If you are on Medigap with Drug coverage,  You may choose to join a separate Medicare drug plan because most Medigap drug coverage isn’t creditable, and you may pay more if you join a drug plan later. You are not allowed to have drug coverage in both Medigap and your Medicare drug plan. If you join a separate Medicare drug plan, inform your Medigap insurance company to remove the drug coverage and adjust your premiums.

Creditable Prescription Drug coverage - insurance listed below are all considered creditable prescription drug coverage. In most cases, it’s to your advantage to keep this coverage if you have it.

  • Federal Employee Health Benefits Program (FEHB)

  • Veterans’ benefits

  • CHAMPVA (Civilian Health and Medical Program of the Department of Veterans Affairs)

  • TRICARE (military health benefits)

  • Indian Health Service (IHS)

Enrollment - it is very similar to Medicare Advantage plan's enrollment timelines. You can join, switch, or drop a Medicare drug plan or a Medicare Advantage Plan with drug coverage during these times:


  • Initial Enrollment Period. When you first become eligible for Medicare, you can join a plan.

  • Open Enrollment Period. From October 15 – December 7 each year, you can join, switch, or drop a plan. Your coverage will begin on January 1 (as long as the plan gets your request by December 7).


  • Medicare Advantage Open Enrollment Period. From January 1 – March 31 each year, if you’re enrolled in a Medicare Advantage Plan, you can switch to a different Medicare Advantage Plan or switch to  Original Medicare (and join a separate Medicare drug plan) once during this time.


  • General Enrollment Period. If you have to pay a premium for Part A and enroll in Part B for the first time during the General Enrollment Period (January 1 – March 31), you can also join a plan from April 1 – June 30. Your coverage will begin on July 1.


  • Special Enrollment Periods - Generally, you must stay enrolled in your plan for the entire year. But when certain events happen in your life, like if you move or lose other insurance coverage, you may qualify for a Special Enrollment Period. You may be able make changes to your plan mid-year if you qualify.

You can switch to a new Medicare drug plan or Medicare Advantage Plan with drug coverage simply by joining another plan during one of the times listed above. Your old drug coverage will end when your new drug coverage begins. You should get a letter from your new plan telling you when your coverage begins, so you don’t need to cancel your old plan.

Medicare drug coverage (Part D) late enrollment penalty - The late enrollment penalty is an amount that’s permanently added to your Medicare drug coverage (Part D) premium. You may owe a late enrollment penalty if at any time after your Initial Enrollment Period is over, there’s a period of 63 or more days in a row when you don’t have Medicare drug coverage or other creditable prescription drug coverage. You’ll generally have to pay the penalty for as long as you have Medicare drug coverage. If you get Extra Help, you don’t pay a late enrollment penalty. 3 ways to avoid paying a penalty:

  • Enroll in Medicare drug coverage (Part D) when you’re first eligible.

  • Enroll in Medicare drug coverage (Part D) if you lose other creditable coverage.

  • Keep records showing when you had other creditable drug coverage, and tell your plan when they ask about it.

How much will you pay for a late enrollment penalty?

The cost of the late enrollment penalty depends on how long you didn’t have creditable prescription drug coverage. Currently, the late enrollment penalty is calculated by multiplying 1% of the “national base beneficiary premium” ($32.74 in 2023) by the number of full, uncovered months that you were eligible but didn’t enroll in Medicare drug coverage (Part D) and went without other creditable prescription drug coverage. The final amount is rounded to the nearest $.10 and added to your monthly premium. Since the “national base beneficiary premium” may increase each year, the penalty amount may also increase each year. After you enroll in Medicare drug coverage, the plan will tell you if you owe a penalty and what your premium will be.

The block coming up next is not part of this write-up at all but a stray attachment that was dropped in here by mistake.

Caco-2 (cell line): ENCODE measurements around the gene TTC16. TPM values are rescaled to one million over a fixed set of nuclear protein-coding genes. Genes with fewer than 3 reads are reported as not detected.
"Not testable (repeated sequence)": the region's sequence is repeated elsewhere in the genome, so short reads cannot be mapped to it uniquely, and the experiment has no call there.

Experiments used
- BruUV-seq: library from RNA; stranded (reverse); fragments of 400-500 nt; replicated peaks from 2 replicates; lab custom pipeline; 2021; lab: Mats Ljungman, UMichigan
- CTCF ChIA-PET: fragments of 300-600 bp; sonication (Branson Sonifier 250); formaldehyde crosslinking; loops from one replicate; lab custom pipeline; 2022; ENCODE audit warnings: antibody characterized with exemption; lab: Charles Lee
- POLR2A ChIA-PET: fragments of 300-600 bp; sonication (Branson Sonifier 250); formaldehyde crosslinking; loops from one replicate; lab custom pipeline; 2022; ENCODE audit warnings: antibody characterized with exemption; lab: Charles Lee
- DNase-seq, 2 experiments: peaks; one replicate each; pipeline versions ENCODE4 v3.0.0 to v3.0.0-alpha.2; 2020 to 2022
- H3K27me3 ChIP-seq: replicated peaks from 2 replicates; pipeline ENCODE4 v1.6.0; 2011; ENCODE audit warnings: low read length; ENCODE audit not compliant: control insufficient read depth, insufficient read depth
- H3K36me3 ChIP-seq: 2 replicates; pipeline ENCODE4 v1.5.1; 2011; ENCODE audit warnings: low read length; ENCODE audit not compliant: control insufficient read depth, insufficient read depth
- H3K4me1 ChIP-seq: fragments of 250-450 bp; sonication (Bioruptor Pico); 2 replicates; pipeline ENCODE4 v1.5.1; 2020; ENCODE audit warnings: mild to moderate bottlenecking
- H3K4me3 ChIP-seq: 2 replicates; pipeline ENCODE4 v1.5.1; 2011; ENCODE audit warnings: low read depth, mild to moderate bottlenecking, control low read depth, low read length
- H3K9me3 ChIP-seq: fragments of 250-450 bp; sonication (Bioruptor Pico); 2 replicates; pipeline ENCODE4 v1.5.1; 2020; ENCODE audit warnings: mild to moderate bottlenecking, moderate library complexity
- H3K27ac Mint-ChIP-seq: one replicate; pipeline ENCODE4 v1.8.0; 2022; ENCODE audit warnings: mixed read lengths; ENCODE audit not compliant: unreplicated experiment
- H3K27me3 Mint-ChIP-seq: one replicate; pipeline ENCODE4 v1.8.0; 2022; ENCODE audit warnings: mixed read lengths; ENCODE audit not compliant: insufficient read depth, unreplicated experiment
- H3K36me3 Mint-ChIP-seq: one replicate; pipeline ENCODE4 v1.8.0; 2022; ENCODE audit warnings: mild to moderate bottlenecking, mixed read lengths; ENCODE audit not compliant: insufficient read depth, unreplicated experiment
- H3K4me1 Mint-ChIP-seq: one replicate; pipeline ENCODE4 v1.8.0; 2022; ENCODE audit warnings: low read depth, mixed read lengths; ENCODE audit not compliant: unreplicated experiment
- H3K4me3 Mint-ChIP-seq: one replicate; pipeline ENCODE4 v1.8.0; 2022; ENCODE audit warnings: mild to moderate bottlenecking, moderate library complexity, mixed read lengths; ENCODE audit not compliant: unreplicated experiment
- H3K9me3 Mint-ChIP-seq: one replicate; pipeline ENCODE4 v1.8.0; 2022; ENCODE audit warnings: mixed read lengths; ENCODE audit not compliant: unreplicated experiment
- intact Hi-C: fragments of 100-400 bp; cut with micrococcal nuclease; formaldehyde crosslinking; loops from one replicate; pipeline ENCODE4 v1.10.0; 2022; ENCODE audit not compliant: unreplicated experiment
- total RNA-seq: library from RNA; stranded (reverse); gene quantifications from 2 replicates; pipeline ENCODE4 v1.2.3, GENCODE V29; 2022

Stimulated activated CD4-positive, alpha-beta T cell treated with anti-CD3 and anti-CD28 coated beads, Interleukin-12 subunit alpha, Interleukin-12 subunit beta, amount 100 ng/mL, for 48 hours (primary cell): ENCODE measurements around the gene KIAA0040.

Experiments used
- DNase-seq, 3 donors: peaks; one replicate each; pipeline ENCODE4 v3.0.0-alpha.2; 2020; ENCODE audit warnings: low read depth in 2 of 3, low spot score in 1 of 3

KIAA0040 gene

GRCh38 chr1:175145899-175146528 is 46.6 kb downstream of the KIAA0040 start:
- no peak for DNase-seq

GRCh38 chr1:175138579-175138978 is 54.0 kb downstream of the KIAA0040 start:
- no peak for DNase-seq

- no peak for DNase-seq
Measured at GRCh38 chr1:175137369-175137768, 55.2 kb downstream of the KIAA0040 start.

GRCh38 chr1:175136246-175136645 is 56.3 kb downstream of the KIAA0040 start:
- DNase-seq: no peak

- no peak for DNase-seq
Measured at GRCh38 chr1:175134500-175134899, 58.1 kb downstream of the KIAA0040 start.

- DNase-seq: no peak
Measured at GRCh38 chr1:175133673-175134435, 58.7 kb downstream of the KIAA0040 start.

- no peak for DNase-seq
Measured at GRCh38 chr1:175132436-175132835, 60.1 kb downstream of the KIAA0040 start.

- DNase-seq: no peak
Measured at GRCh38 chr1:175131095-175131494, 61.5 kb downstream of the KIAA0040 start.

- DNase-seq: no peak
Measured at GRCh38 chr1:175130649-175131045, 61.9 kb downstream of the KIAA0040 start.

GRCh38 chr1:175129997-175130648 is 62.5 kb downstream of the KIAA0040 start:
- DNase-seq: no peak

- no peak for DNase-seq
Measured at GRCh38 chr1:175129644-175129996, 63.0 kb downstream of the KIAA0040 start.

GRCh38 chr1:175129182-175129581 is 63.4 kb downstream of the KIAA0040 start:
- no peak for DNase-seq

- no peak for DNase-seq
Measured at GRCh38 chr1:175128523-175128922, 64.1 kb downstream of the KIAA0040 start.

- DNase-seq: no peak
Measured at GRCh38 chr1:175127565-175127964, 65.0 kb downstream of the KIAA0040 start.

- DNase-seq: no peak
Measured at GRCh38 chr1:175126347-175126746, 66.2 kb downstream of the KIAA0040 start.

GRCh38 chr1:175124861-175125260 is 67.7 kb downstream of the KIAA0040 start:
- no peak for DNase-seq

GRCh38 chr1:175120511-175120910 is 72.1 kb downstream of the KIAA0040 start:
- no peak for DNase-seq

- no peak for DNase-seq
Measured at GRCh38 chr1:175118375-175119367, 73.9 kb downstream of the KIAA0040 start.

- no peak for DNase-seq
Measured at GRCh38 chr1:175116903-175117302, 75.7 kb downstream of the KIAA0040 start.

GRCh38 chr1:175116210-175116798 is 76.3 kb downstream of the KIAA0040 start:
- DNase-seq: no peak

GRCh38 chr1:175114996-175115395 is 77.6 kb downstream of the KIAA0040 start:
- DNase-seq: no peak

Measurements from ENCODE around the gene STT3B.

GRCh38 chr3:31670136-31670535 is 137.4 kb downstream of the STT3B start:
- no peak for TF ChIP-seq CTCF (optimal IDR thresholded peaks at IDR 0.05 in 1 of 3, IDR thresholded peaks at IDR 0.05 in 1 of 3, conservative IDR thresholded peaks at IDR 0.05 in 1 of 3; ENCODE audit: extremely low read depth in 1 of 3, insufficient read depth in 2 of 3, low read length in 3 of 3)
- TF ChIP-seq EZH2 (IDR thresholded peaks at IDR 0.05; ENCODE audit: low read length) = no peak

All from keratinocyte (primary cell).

Mrs. Martinez is currently eligible for Medicare, and her Initial Enrollment Period ended on May 31, 2019. She doesn’t have prescription drug coverage from any other source. She joined a PDP during the Open Enrollment Period that ends December 7, 2021. Her drug coverage was effective January 1, 2022. So there were total 31 months that Mrs. Martinez didn't have creditable prescription drug coverage.  The monthly penalty is 31% x $32.74 = $10.2 for 2023, and for 2024, it will be same percentage (31%) times the new national base beneficiary premium in 2024.

Covered Drugs, Formulary, and Drug Tiering

All plans must cover a wide range of prescription drugs that people with Medicare take, including most drugs in certain “protected classes,” like drugs to treat cancer or HIV/AIDS. Formulary is a list of prescription drugs covered by a prescription drug plan or another insurance plan offering prescription drug benefits. Each plan has its own formulary. Part D plan formularies must include:

  • At least two drugs in each therapeutic category.

  • Generic and brand-name drugs.


A Medicare drug plan can make some changes to its Formulary during the year as long as it follows guidelines set by Medicare. Your plan may change its formulary during the year because drug therapies change, new drugs are released, or new medical information becomes available. Your plan may raise the copayment or coinsurance you pay for a particular brand name drug or generic drug when the manufacturer raises the price, or when a plan starts to offer a generic form of a brand name drug, but you continue to take the brand name drug.